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The introduction of auto-enrolment workplace pensions is finally affecting the UK's small businesses. This step-by-step guide explains exactly what you have to do and when
1. Check your auto-enrolment staging date
Do this now
You can find out your auto-enrolment staging date on the Pensions Regulator website. If your date is approaching, you will have received a letter about auto-enrolment workplace pensions that tells you your staging date.
2. Understand your auto-enrolment duties
Do this now
If you are not sure if auto-enrolment applies to you then you can find out what your duties are by using the Duties Checker on the Pensions Regulator website. Before you begin, make sure you have got this information to hand:
- your PAYE reference;
- the ten-digit letter code that appears on letters from the Pensions Regulator. If you haven’t received a letter, you can get your letter code here;
- the ages of all your staff;
- their earnings.
If you are exempt from auto-enrolment, you can declare this online once you have checked your duties. Sole traders are exempt and some small firms with one or more directors but no employees may also be exempt as long as no more than one of the directors has a contract of employment. If you’re not sure about this, check with your accountant before you tell the Pensions Regulator that you are not an employer.
3. Choose a pension scheme that complies with auto-enrolment
Do this six months before your staging date
While your employees get to decide whether to opt in or out, it’s up to you to choose the pension scheme for your company and you'll want to balance your company’s needs with what's best for your employees.
If you have an existing workplace pension scheme you'll have to find out from your pension provider whether it is set up for auto-enrolment.
If you need to set up a new scheme, there are two main choices. Pension firms such as Aviva and Legal and General offer contract-based company pensions and company stakeholder pensions. There are also master pension schemes - including the Government workplace pension scheme Nest and private providers such as The People's Pension.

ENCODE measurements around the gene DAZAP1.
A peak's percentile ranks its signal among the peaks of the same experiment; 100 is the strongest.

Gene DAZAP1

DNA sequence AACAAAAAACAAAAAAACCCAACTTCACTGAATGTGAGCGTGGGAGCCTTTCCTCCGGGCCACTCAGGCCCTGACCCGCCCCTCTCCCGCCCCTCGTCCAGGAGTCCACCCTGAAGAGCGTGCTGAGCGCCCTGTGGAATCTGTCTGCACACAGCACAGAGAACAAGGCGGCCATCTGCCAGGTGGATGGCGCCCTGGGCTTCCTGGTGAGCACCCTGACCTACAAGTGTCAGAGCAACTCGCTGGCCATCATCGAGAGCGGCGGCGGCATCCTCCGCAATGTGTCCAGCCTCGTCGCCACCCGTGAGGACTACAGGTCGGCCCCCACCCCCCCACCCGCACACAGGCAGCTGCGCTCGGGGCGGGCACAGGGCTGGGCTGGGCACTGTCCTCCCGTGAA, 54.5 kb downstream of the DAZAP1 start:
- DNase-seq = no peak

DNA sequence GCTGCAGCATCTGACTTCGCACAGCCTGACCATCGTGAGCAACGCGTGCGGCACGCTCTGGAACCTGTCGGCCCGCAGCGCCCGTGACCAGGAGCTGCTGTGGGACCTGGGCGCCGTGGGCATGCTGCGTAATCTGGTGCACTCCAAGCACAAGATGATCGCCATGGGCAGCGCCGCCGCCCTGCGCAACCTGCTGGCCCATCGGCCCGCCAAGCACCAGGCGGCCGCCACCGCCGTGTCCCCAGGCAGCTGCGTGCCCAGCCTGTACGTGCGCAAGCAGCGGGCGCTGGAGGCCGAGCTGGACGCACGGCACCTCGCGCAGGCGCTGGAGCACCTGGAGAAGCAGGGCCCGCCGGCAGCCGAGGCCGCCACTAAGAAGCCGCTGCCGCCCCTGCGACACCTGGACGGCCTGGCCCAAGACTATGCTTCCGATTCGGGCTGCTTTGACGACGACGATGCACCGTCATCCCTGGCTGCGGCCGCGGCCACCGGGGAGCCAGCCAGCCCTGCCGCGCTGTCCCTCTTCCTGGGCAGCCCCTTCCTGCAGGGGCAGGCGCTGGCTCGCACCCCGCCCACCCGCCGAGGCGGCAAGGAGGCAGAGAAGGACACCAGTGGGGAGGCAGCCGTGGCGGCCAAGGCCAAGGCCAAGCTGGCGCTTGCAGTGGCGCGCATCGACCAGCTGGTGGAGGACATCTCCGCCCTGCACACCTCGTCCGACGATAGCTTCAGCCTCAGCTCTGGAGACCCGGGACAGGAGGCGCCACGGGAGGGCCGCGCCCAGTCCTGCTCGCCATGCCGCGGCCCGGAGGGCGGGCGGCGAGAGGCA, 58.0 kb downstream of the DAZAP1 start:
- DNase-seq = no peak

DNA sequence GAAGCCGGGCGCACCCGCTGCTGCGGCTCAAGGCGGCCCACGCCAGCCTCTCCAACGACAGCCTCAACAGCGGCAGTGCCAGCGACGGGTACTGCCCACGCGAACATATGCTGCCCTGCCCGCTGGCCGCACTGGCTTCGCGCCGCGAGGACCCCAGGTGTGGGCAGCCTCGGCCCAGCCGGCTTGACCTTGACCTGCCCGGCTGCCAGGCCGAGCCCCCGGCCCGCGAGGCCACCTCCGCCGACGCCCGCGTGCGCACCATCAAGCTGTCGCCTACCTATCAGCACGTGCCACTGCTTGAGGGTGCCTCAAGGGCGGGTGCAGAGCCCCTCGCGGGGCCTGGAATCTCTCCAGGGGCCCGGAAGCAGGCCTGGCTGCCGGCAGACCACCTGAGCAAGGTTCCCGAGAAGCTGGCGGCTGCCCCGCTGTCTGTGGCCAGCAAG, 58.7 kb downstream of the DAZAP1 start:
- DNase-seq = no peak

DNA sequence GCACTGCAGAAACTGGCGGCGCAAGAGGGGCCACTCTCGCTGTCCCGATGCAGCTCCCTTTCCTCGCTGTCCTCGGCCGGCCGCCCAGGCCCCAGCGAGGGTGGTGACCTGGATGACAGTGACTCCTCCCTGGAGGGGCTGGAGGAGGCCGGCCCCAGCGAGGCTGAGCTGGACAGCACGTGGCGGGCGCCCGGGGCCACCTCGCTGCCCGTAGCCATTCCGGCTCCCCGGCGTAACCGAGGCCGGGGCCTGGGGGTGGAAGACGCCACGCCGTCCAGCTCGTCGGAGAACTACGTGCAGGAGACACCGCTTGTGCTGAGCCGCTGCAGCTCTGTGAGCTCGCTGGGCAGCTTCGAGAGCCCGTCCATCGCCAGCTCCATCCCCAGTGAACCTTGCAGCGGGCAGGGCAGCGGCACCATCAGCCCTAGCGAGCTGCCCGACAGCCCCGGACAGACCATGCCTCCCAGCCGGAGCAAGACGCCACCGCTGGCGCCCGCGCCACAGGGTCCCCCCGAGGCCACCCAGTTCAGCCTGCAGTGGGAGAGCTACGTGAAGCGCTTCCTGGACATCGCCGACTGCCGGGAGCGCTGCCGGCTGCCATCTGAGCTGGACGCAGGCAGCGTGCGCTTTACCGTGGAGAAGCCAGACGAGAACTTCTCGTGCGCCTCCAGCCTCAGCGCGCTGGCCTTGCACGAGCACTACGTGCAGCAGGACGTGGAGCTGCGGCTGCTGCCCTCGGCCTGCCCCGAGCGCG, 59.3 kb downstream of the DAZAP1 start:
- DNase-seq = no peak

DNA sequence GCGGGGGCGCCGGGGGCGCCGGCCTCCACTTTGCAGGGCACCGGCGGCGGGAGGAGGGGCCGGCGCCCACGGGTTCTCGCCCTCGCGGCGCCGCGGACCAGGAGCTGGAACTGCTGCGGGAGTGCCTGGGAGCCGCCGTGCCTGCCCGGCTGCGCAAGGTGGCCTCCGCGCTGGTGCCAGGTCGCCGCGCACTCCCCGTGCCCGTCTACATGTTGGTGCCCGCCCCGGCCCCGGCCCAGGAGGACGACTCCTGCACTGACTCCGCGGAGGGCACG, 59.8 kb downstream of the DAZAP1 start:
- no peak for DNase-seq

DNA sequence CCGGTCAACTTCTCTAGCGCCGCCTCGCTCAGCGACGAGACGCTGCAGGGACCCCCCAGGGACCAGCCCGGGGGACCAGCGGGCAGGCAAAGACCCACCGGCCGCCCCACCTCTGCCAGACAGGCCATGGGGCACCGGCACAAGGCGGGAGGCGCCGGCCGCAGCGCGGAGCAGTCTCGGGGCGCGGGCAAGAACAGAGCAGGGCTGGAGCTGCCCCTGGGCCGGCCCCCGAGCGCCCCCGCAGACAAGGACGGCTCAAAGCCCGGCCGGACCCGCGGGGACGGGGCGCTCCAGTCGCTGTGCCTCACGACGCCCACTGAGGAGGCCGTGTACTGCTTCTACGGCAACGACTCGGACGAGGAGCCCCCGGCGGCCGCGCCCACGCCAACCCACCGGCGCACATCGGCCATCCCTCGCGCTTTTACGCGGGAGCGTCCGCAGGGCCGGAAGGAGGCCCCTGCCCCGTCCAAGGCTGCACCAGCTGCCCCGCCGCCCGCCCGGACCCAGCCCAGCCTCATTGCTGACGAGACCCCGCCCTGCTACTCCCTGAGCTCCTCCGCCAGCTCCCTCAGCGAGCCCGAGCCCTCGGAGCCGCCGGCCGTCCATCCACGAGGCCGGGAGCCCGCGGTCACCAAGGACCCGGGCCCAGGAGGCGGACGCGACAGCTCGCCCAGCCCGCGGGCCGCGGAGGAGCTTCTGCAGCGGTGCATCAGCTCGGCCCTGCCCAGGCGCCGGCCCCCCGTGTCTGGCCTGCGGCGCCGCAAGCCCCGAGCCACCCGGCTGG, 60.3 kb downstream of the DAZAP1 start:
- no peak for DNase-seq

Key issues when choosing a scheme include costs as well as compatibility with payroll systems. Master trust schemes are popular with small businesses because they offer a relatively simple "off the shelf" solution. Nest is widely used because it is backed by the Government and is obliged to take all eligible employers.
Lesley Titcomb, chief executive of The Pensions Regulator, has said: "Our research shows that large multi-employer pension schemes such as master trusts and group personal pensions are better placed to meet the standards we believe are necessary for good outcomes for retirement savers."
However, risk is an issue. Many new master trust pensions have launched in the past few years and, according to the BBC, there are concerns about some of the new entrants to this market. Andrew Warwick Thompson, executive director for regulatory policy at the Pensions Regulator said: "There is a risk of these schemes falling over; there is a risk that members might lose their money."
Master trusts are overseen by the Pensions Regulator, with a lower level of supervision compared to the contract-based schemes from big pension providers that are regulated by the Financial Conduct Authority (FCA).
Of the master trust providers registered with the Pensions Regulator, only four have currently been given an official seal of approval in the form of a "kite mark". These are the Government-backed Nest scheme; NOW: Pensions, The People's Pension and Welplan.
4. Decide who's doing what to comply with auto-enrolment
Do this a few months before your staging date
Complying with auto-enrolment involves a number of business functions including IT, HR and payroll. It calls for expertise in planning, communication, finance and software management.
Lots of specialist firms offer auto-enrolment advice and support. Your own payroll bureau or accountant may also be able to help. And, of course, you may decide your own staff can handle both the set-up and on-going compliance. But you need to know who is going to handle the workload.